A sweltering hot week that has gone easy on the cookery. There were enough leftovers from late last week to last until Tuesday. That meant a trip to the farmers’ market on Wednesday that netted enough bounty that we’ve not finished it yet. Still, I plan to hit the grocery store tomorrow to lay in supplies before my will to live is evaporated by the cruel September sun. Read More
We’ve had our highs and our lows this week, but above all it has been interesting. I would say by far the biggest hurdle has been the personal spending/entertainment portion of the budget. However, let’s start with something simple: the grocery budget.
Our $30 was spent on a selection of fresh veggies, as well as two bags of frozen fruit for desserts. The breakdown looks like this: Read More
I keep thinking about calories. Mostly, I think about how little we seem to know (or understand) about usefully quantifying the food energy we consume. But I also think about how the general public is taught (or not taught) about caloric measurement, individual needs, and calorie ‘burning’. That education is laughably lacking, which is sad given how important it is to understand such things.
We’re often told about a 2000 calorie diet. The assumption by many is that this is the number of calories one ought to eat in a day, somewhat regardless of mitigating factors like age, body composition and sex. As I’ve pointed out before, this number is entirely arbitrary. It was based on averaging self-reported calorie counts from a wide variety of people with widely varying needs, which is not exactly the most accurate method of data collection. Then, the value was rounded up by the powers that be in order to make calculating daily nutrient values easier.
Sure sounds scientific to me. Read More
I wrote the previous post about eating well on $25 per week ($30 Canadian), but was left dissatisfied. It’s all well and good to say a thing can be done – I can put about all sorts of twaddle about living well on less – but it’s another to practise what one preaches.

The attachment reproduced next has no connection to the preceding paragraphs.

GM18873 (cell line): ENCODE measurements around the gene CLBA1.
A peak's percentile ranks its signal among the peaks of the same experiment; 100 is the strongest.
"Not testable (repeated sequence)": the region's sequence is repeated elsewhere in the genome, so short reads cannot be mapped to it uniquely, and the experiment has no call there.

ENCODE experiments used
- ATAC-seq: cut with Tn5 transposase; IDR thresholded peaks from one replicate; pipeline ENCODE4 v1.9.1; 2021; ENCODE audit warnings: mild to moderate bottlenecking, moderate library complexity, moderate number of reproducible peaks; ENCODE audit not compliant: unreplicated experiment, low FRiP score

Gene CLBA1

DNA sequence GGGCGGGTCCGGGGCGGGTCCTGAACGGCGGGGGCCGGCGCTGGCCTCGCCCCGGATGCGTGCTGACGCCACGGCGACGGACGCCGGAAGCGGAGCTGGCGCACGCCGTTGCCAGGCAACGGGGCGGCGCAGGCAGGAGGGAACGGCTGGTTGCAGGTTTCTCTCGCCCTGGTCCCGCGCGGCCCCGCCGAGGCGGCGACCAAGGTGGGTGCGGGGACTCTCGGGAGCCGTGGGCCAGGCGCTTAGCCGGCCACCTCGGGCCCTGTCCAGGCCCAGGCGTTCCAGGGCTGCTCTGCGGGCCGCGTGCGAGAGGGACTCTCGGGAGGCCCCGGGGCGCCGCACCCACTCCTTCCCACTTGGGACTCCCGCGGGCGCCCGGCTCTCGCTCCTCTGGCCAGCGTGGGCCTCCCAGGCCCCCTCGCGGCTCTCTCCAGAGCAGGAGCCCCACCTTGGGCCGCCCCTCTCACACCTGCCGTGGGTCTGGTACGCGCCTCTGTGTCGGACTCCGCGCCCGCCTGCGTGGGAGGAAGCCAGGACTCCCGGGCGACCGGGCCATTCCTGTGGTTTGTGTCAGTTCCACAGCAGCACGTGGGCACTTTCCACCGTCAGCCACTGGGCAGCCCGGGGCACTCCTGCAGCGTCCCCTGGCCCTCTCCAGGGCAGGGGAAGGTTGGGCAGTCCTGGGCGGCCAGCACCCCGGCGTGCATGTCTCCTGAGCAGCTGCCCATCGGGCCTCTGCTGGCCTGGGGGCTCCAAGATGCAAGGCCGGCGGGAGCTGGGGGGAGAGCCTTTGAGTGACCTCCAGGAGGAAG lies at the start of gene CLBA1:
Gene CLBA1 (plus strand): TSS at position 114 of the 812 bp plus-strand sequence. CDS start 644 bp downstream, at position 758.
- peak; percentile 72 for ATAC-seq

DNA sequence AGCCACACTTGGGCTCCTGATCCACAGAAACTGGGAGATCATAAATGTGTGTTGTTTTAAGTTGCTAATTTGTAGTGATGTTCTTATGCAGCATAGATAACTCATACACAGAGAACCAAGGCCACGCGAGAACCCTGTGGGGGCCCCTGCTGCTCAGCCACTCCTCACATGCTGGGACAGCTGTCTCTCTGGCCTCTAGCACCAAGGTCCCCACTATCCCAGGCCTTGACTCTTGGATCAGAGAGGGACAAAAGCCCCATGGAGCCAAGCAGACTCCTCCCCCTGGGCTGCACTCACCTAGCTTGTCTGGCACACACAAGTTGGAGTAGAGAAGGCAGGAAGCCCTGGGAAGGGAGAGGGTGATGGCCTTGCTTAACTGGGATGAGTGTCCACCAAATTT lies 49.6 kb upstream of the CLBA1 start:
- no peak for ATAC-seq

To that end, our household will be the lab for the following month, starting today. We’ll be limiting ourselves to a cash budget of $30 per week for all our food, for four weeks. Our current budget allots more than twice that much. So, at the end of four weeks (barring any emergencies or misfortune), we’ll see if we’ve succeeded at saving a bundle. Whatever money we’ve not spent will go to some type of splurge, with any remainder going into the savings account. Depending on how things go, this might become our routine.
I’ll be posting a kind of summary journal at the end of each week, keeping track of what we’ve spent, what we’ve eaten and how we’re feeling. I’m as interested as anyone to see how this turns out.
One small caveat: I have food in my house that I will be using. It would be impractical to ignore it for the purposes of a self-imposed challenge. However, what I can do is tell you what I’m using, when I’m using it and how much it ‘costs’. I’m not as fully stocked as I might otherwise be, so it’s not as though I’m a week’s-worth of shopping ahead. It’s mostly seasonings, cooking oil, some flour and maybe some yellow split peas.
Also, this may seem a bit late in the month to start, but this has been a holiday weekend, and as we all know the holidays fall outside the budget. Maybe we’ll go to the end of the first week in October to make up for it – we’ll see how we feel.
Yet again, I’ve been inspired by a YouTube video. Just this morning, I was watching a how-to by a young woman who was endeavouring to prepare a week’s worth of meals for under $25 USD. These were vegan meals, and although they were intended for one person, I think I could pull off something similar.
I don’t usually go into exchange rates, but I feel like being forgiving. At the moment, $25 USD comes to just over $30 CAD, so we’ll use that as our benchmark. Not only am I shopping for two people, but I am shopping in Canada where many things are more expensive. That’s my story, and I’m sticking to it. Read More
My goal in life (at least for the foreseeable future) is to acquire as few physical possessions as possible. That includes things like books and kitchen equipment, as well as shelves, bins and boxes for storing the things. It’s a noble goal that’s more difficult to achieve than it might seem. Read More
Kale gets a lot of press as the go-to for greens lovers. And chard gets all of kale’s sloppy seconds. But where’s the love for collard greens? Why is no one singing the praises of this gentle giant of the brassica family? Read More